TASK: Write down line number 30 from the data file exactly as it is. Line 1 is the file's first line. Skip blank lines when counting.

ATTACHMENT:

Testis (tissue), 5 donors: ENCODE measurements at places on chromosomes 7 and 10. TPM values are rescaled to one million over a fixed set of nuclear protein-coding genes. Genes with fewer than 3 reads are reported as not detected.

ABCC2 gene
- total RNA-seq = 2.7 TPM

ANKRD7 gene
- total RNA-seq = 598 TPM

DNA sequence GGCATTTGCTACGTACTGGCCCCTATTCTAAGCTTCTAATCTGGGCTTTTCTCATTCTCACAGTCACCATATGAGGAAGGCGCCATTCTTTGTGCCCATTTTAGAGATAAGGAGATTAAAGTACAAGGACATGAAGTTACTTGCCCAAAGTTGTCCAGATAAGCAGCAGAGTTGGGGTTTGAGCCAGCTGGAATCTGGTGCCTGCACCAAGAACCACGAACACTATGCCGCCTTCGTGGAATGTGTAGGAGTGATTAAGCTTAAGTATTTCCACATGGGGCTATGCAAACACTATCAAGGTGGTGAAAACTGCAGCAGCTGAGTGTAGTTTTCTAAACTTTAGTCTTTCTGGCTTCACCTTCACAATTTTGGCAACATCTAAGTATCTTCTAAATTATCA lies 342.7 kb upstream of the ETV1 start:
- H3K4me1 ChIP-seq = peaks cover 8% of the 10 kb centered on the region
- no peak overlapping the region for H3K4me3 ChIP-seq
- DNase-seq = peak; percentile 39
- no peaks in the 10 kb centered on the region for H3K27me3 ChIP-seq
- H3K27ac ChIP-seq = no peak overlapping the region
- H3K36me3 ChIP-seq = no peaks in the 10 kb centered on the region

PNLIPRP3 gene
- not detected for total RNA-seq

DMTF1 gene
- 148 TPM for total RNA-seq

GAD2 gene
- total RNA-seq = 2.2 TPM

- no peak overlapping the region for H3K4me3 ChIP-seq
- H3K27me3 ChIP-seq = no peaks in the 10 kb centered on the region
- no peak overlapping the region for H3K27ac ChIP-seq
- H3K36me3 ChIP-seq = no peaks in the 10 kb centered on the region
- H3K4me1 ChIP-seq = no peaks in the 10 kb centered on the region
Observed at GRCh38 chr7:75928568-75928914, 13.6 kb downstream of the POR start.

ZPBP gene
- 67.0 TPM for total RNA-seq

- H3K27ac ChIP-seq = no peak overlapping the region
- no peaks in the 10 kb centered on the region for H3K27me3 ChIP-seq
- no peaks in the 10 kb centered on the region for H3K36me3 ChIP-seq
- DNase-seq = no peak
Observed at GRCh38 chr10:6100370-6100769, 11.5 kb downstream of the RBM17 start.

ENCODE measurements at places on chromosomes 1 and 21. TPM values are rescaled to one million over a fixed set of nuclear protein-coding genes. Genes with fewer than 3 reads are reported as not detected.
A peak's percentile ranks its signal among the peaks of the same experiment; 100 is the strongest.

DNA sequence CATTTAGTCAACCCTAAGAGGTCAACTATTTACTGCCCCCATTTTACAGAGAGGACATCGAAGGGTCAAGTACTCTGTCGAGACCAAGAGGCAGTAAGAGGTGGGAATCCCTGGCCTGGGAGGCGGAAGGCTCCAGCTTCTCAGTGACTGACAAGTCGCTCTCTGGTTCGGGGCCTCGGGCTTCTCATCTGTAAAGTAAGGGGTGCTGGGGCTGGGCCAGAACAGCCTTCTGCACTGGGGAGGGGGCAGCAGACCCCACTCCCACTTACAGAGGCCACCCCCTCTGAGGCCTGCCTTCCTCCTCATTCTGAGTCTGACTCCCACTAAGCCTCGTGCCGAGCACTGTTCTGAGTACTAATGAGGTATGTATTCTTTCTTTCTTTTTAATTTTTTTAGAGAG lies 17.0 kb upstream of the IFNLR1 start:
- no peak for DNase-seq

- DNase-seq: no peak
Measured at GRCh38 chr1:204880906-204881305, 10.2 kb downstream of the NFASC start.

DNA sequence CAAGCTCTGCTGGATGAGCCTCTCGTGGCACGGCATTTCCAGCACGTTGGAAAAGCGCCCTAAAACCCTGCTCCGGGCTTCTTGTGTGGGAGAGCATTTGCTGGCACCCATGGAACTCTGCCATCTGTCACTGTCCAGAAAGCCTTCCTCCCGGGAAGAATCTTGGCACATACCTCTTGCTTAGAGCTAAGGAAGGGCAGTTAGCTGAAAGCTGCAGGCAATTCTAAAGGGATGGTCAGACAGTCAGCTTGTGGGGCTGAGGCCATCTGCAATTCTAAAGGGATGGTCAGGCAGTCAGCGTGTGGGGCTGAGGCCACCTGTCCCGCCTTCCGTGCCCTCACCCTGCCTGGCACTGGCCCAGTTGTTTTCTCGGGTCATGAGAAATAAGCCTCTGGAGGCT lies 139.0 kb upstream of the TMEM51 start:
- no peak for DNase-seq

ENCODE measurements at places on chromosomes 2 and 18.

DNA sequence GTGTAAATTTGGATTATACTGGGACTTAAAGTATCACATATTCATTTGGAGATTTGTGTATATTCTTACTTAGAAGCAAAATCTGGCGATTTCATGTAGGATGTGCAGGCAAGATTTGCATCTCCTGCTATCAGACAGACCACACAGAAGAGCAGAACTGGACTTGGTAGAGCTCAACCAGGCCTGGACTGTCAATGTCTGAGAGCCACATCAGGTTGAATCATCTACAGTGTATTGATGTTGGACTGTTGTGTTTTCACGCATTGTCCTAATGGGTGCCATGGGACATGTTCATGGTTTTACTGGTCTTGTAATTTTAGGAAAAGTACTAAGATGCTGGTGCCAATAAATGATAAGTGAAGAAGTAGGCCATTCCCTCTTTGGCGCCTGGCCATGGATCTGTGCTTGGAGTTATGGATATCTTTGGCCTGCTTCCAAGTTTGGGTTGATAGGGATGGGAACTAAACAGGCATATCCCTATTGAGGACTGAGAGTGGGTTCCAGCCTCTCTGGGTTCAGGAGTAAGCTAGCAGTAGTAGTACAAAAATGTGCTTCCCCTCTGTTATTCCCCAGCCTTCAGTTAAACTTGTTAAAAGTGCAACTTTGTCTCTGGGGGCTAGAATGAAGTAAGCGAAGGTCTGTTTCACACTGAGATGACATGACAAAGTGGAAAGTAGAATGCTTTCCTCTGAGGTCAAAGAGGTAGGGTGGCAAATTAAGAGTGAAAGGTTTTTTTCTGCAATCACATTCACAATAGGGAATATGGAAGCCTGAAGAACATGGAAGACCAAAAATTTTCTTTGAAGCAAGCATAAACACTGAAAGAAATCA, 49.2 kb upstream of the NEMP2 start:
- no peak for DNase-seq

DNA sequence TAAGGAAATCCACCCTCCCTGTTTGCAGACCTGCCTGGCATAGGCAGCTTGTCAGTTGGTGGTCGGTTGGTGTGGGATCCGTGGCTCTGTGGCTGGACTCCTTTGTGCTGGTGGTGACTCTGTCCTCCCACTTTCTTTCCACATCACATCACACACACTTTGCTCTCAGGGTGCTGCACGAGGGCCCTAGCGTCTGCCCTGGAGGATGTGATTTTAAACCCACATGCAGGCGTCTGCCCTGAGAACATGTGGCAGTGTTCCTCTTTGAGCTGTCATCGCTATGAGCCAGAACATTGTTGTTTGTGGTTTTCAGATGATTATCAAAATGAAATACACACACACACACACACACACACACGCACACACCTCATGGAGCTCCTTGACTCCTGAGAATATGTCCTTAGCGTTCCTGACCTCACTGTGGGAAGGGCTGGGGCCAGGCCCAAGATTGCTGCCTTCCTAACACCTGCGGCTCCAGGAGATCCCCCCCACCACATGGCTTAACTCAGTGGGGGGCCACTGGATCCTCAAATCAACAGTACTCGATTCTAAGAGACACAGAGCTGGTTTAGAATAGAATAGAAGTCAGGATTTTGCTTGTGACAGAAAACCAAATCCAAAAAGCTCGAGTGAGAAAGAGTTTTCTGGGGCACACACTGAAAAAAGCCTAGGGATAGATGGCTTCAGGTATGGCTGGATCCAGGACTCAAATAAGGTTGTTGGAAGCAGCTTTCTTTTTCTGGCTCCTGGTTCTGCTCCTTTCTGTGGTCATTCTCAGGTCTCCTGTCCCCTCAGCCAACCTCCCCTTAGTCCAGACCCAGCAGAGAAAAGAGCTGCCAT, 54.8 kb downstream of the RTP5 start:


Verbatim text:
- DNase-seq = no peak